getCurrentDirectory(): string;
    getDefaultLibFilename(options: CompilerOptions): string;
}

We can implement this to feed in source text directly for analysis. The host API is file-centric, primarily based upon the needs of an IDE which will have multiple versions of one file with small changes as editing takes place, but here we will just create a simple file wrapper to our input text. An implementation of the host with basic storage of text as “files” in memory:

class MyLanguageServiceHost implements ts.LanguageServiceHost {
    files: { [fileName: string]: { file: ts.IScriptSnapshot; ver: number } } = {}

    log = _ => { };
    trace = _ => { };
    error = _ => { };
    getCompilationSettings = ts.getDefaultCompilerOptions;
    getScriptIsOpen = _ => true;
    getCurrentDirectory = () => "";
    getDefaultLibFilename = _ => "lib";

    getScriptVersion = fileName => this.files[fileName].ver.toString();
    getScriptSnapshot = fileName => this.files[fileName].file;

    getScriptFileNames(): string[] {
        var names: string[] = [];
        for (var name in this.files) {
            if (this.files.hasOwnProperty(name)) {
                names.push(name);
            }
        }
        return names;
    }

    addFile(fileName: string, body: string) {
        var snap = ts.ScriptSnapshot.fromString(body);
        snap.getChangeRange = _ => undefined;
        var existing = this.files[fileName];
        if (existing) {
            this.files[fileName].ver++;
            this.files[fileName].file = snap
          } else {
            this.files[fileName] = { ver: 1, file: snap };
        }
    }
}

We can then make use of this to make some simple analyses. Omitting the code to load lib.d.ts as required reference, here is what is required to get the actual compiler output:

var host = new MyLanguageServiceHost();
var languageService = ts.createLanguageService(host, ts.createDocumentRegistry());
host.addFile("script.ts", text);
var output = languageService.getEmitOutput("script.ts").outputFiles[0].text;

Demo (feel free to edit - but note there’s no error checking, code may be emitted even for bad input):


Or to get matching brace position:

var braces = languageService.getBraceMatchingAtPosition("script.ts", text.indexOf("{"));
var matchingPos = braces[1].start;

Demo (Move cursor to the left of brackets to show matching pairs):

 

Or “quick info”, ie tooltip info about an identifier. Unfortunately this is rather pre-processed and textual in nature:

var info = languageService.getQuickInfoAtPosition("script.ts", 10);
var text = info.displayParts.map(x =>x.text).join("");

Demo:


Compiler API

Rather than using the language service layer we can use the compiler API a little more directly. The host interface we have to implement is CompilerHost:

interface CompilerHost {
    getSourceFile(filename: string, languageVersion: ScriptTarget, onError?: (message: string) => void): SourceFile;
    getDefaultLibFilename(options: CompilerOptions): string;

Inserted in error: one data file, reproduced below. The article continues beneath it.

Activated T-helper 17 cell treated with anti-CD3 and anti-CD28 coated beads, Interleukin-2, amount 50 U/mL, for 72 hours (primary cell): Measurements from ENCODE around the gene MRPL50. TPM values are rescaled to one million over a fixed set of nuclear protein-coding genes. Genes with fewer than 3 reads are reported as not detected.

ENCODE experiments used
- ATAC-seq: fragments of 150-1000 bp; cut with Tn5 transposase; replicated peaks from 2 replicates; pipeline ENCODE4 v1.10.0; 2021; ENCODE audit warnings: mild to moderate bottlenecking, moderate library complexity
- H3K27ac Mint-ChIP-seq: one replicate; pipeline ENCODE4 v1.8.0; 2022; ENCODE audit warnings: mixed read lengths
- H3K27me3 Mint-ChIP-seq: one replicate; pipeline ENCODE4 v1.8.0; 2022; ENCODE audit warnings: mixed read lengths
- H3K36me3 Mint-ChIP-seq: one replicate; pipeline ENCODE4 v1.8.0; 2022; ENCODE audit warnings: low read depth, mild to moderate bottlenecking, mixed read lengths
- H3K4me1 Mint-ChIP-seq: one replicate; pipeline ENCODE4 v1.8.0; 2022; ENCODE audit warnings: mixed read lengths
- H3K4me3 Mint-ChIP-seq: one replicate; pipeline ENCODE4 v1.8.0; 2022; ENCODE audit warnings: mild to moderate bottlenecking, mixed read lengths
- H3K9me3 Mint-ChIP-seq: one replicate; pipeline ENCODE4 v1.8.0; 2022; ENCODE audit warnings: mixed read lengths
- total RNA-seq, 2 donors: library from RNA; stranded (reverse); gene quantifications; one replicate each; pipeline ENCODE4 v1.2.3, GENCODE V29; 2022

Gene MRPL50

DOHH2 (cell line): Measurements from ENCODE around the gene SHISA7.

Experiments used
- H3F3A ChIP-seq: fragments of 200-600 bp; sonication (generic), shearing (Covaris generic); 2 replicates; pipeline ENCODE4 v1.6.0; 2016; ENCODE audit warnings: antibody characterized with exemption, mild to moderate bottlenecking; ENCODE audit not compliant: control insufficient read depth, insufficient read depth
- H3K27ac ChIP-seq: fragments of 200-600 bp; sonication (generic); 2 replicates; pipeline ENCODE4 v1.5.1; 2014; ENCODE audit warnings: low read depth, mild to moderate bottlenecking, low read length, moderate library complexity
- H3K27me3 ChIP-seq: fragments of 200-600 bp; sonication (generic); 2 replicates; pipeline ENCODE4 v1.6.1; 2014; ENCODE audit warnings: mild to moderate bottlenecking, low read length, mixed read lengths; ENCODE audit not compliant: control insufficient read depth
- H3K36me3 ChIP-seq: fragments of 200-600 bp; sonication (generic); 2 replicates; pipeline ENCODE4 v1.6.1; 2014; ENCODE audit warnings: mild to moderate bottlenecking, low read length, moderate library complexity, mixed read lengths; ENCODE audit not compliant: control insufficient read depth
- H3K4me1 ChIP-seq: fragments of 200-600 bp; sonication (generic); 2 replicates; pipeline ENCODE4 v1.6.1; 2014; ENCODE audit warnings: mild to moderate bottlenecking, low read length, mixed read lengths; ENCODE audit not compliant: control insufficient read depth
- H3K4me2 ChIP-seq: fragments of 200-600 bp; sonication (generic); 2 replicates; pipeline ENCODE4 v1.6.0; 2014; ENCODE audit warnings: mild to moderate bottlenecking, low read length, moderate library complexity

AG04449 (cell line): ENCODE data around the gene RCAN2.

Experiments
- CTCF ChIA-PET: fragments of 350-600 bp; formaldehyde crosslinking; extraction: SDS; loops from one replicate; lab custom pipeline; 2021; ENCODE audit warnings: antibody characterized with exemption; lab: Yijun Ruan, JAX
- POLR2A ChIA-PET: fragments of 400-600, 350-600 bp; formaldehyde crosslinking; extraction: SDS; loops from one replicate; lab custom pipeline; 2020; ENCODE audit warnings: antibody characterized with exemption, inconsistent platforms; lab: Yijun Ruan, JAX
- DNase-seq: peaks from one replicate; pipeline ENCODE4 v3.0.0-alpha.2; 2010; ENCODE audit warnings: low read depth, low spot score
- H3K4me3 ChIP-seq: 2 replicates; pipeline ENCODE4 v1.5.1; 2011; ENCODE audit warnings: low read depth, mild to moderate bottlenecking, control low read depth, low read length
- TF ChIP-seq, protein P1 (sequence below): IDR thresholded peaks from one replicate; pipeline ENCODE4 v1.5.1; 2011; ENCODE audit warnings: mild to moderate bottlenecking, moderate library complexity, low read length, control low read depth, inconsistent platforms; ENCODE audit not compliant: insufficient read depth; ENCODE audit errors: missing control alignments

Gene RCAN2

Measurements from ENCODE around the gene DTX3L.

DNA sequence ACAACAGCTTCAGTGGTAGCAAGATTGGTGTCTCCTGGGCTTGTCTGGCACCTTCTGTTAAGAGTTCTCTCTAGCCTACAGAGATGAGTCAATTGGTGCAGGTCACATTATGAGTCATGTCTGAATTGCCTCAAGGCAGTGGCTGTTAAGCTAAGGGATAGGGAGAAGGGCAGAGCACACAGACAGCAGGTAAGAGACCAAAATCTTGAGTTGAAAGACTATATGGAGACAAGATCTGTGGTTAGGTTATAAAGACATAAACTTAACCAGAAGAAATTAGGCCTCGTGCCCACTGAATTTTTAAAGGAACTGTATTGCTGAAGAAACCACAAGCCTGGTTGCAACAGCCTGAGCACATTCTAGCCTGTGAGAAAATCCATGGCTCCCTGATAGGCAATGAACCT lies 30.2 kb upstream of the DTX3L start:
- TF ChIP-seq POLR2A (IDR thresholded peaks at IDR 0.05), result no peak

getCancellationToken?(): CancellationToken;
    writeFile(filename: string, data: string, writeByteOrderMark: boolean, onError?: (message: string) => void): void;
    getCurrentDirectory(): string;
    getCanonicalFileName(fileName: string): string;
    useCaseSensitiveFileNames(): boolean;
    getNewLine(): string;
}

This is even easier for us than the above, as it shares a number of members but others can be omitted. Extending the class we defined above to do both, we have:

class MyCompilerHost extends MyLanguageServiceHost implements ts.CompilerHost {
    getSourceFile(filename: string, languageVersion: ts.ScriptTarget, onError?: (message: string) => void): ts.SourceFile {
        var f = this.files[filename];
        if (!f) return null;
        var sourceFile = ts.createLanguageServiceSourceFile(filename, f.file, ts.ScriptTarget.ES5, f.ver.toString(), true, false);
        return sourceFile;
    }
    writeFile(filename: string, data: string, writeByteOrderMark: boolean, onError?: (message: string) => void): void {
    }
    getCanonicalFileName = (fileName: string) => fileName;
    useCaseSensitiveFileNames = () => true;
    getNewLine = () => "\n";
}

Having done that, we create a Program instance and obtain a TypeChecker:

var program = ts.createProgram([scriptName], host.getCompilationSettings(), host);
var typeChecker = program.getTypeChecker(true);

This lets us easily get the types of a program’s declarations:

var decls = sf.getNamedDeclarations().map(nd => nd.symbol.name + ": " +
    typeChecker.typeToString(typeChecker.getTypeAtLocation(nd)));

Demo:


How about all identifiers? Well there’s no dedicated way to do this, what we can do is iterate over the tree. The tree Node interface is perhaps a little awkward for this, the compiler provides us a utility function ts.forEachChild. Here we do a quick and dirty accumulation of all nodes:

function getNodes(sf: ts.SourceFile): ts.Node[] {
    var nodes: ts.Node[] = [];
    function allNodes(n: ts.Node) {
        ts.forEachChild(n, n => { nodes.push(n); allNodes(n); return false; })
    };
    allNodes(sf);
    return nodes;
}

Then fetch identifier nodes and again get their types:

var idNodes = getNodes(sf).filter(n => n.kind === ts.SyntaxKind.Identifier);
var typed = idNodes.map(n => (<ts.Identifier>n).text + ": " + typeChecker.getTypeAtLocation(n));

Demo:


Final Words

I’ve enjoyed integrating with the TypeScript compiler/language services, and the API seems to be improving from when I first looked at it. I hope there is a little useful information here to get you started, or perhaps provide a little inspiration to have a go.

After I started writing this post, an example was posted of using the Language Service to reformat TypeScript code, it can be seen that the in-memory language service there turns out very similar to mine (i.e. do as little as possible). TypeScript official API docs are also a useful reference.